His death has sparked outrage in the Akron community and across the country, prompting calls for justice and further investigation into police use of force against black people.
In a news conference Friday, Summit County Coroner Lisa Kohler said Walker had 46 gunshot or graze wounds, including 15 exit wounds and five grazes.
His death was ruled a “homicide, shot by others” by the coroner’s office, but the verdict is not a legal conclusion.
Attorneys representing the Walker family said the autopsy report “confirms the violent and unnecessary use of force by the Akron Police Department.”
“The fact that officers still handcuffed him after nearly four dozen beatings while he lay motionless and bleeding on the ground is absolutely inhuman,” the statement said. “The family is devastated by the findings of the report and is still awaiting a public apology from the police.”
Police said they pursued Walker’s Buick after he failed to stop due to a equipment and unspecified traffic violation. An officer said he heard a shot from the Buick before Walker jumped out of the car and ran into a parking lot, followed by officers – and eventually fired.
During a July 3 news conference, police released body camera footage and said they found a handgun and a loaded magazine in Walker’s car.
On Friday, Kohler said Walker’s hands were not tested for gunshot residue during the autopsy, a practice the bureau stopped in 2016. While the test can detect gunshot residue, it can’t be used as an absolute judgment as to whether a person has fired a gun, Kohler said, because the particles it detects can be easily removed.
The autopsy revealed evidence of medical intervention, including tourniquets, gauze bandages, adhesive seals, and defibrillator pads, Kohler said. She also said Walker’s toxicology screen for alcohol and substance abuse was negative.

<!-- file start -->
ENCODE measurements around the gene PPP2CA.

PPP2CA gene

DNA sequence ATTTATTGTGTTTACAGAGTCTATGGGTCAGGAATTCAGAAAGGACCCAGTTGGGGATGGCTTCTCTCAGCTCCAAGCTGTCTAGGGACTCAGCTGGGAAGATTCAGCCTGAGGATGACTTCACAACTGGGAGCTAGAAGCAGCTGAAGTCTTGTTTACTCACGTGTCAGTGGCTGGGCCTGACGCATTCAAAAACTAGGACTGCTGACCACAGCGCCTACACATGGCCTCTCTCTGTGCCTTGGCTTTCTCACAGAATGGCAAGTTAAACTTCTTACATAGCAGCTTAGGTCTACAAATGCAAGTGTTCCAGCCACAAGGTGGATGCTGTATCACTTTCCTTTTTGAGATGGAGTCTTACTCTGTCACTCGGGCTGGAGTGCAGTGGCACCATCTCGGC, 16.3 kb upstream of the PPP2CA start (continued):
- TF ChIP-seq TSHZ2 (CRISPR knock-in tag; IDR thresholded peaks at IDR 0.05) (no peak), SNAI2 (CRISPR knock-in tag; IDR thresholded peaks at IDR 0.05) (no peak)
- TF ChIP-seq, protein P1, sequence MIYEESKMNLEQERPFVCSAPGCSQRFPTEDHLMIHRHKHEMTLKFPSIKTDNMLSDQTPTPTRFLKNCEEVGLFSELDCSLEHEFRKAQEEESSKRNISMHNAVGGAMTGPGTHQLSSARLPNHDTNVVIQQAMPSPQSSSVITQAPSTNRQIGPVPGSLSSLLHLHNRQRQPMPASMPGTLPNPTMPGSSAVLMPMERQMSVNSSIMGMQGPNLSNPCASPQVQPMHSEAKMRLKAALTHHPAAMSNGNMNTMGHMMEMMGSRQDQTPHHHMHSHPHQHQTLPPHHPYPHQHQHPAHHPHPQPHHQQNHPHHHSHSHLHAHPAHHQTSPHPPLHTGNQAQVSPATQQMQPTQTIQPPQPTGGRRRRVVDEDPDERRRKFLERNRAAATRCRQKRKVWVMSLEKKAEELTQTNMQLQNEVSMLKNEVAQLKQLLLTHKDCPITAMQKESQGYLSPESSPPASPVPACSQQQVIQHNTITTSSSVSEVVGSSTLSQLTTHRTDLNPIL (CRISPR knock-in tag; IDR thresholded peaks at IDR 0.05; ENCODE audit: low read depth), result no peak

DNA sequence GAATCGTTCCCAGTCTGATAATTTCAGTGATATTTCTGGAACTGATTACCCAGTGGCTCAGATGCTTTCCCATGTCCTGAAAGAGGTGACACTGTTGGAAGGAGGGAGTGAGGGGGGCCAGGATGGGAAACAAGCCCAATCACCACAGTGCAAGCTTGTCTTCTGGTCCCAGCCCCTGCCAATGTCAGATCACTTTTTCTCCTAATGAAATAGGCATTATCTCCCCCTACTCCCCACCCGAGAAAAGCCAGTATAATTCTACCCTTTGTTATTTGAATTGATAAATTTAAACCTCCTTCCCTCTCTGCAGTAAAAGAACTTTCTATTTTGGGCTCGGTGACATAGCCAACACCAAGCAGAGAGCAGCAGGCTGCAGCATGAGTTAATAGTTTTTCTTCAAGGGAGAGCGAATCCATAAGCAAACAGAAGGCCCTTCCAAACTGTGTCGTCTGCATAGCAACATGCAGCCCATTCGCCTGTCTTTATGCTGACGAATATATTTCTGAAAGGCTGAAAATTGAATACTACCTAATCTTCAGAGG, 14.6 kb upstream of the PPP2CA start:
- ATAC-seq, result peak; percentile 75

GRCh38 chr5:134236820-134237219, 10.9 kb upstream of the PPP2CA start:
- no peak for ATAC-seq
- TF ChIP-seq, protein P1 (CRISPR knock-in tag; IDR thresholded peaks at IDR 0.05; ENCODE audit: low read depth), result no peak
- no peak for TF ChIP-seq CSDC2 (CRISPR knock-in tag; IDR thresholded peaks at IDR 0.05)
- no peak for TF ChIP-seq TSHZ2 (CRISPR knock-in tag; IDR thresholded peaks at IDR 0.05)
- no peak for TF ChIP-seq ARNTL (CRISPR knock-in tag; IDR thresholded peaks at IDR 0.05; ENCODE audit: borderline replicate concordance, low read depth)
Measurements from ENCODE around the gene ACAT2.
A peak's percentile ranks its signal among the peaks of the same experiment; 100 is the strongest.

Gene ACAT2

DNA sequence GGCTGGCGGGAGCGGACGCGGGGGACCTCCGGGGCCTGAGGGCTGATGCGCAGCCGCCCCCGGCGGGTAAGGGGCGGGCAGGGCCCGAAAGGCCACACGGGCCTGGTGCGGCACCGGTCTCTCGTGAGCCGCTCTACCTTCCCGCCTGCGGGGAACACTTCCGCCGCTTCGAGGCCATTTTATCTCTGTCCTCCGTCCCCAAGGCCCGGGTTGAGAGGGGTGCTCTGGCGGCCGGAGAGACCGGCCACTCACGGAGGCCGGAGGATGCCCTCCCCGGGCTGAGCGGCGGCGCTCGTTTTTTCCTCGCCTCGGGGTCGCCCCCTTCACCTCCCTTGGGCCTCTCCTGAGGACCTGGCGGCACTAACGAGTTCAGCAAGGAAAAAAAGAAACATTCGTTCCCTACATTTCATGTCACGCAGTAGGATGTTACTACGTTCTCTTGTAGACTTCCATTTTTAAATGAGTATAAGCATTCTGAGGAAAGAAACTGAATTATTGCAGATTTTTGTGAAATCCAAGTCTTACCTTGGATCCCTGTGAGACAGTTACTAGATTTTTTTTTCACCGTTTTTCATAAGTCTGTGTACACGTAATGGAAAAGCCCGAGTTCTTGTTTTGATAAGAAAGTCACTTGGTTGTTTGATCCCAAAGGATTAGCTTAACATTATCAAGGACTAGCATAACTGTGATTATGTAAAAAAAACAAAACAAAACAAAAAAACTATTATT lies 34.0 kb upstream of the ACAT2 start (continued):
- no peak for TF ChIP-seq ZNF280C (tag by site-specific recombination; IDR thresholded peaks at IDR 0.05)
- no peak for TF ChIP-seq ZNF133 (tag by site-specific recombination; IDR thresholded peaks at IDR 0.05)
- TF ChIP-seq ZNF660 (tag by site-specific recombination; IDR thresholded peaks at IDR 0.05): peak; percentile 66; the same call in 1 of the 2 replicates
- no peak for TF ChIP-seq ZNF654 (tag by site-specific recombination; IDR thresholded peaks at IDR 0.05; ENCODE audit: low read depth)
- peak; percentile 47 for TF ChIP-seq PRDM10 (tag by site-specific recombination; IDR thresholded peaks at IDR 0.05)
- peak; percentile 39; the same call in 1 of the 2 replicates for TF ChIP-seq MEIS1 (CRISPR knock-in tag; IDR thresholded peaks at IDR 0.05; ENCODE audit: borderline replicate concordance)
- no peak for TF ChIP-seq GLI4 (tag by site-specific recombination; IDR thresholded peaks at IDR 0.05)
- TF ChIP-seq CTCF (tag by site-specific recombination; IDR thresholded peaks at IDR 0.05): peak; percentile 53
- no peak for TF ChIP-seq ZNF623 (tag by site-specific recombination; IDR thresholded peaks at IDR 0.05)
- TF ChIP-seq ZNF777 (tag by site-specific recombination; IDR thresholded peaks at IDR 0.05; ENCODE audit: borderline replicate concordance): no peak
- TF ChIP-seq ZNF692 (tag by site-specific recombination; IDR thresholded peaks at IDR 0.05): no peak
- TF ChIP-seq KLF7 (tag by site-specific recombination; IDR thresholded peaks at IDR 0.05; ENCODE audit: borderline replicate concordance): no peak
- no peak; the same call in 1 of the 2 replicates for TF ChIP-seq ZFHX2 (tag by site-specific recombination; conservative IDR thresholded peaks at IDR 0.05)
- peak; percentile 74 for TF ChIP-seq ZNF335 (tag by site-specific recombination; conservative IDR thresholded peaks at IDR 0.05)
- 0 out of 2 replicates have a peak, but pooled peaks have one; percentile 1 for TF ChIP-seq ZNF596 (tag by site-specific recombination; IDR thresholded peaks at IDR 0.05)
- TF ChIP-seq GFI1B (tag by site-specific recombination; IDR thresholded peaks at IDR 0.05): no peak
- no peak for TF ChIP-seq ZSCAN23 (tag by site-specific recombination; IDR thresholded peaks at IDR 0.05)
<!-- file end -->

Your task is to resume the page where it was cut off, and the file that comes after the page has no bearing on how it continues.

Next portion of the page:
When the footage was released, Akron Police Chief Stephen Mylett said officers provided first aid after the shooting ended. That same day, Bobby DiCello, an attorney representing the Walker family, said life-saving efforts were a “hopeless task” after dozens of gunshots.
The final autopsy report will be turned over to the Ohio Bureau of Criminal Investigation (BCI), officials said Friday. The BCI investigation is independent of the police department.
After the investigation is complete, the attorney general’s office will review the case and submit it to a Summit County grand jury to determine whether the officers involved in the shooting should be prosecuted, police said.
The eight officers involved in the shooting are on paid administrative leave pending the outcome of the BCI investigation and an internal investigation by the Akron Police Office of Professional Standards and Accountability.
Demonstrators have been protesting in Akron alongside the Walker family for weeks, demanding change. City officials have canceled Fourth of July celebrations, imposed curfews and called for peaceful demonstrations.
On Wednesday, hundreds attended Walker’s funeral in a citywide day of mourning for him.
During the service, Rev. Robert DeJournett, a cousin of Walker, gave the names of more than 10 black people killed by police. The list ended with Walker.
“We can be aware of that [God’s] will and will continue to seek justice for Jayland Walker and everyone else,” DeJournett said.
https://www.washingtonpost.com/nation/2022/07/15/jayland-walker-autopsy-akron-shooting/?utm_source=rss&utm_medium=referral&utm_campaign=wp_national Akron police shot or grazed Jayland Walk 46 times, autopsy shows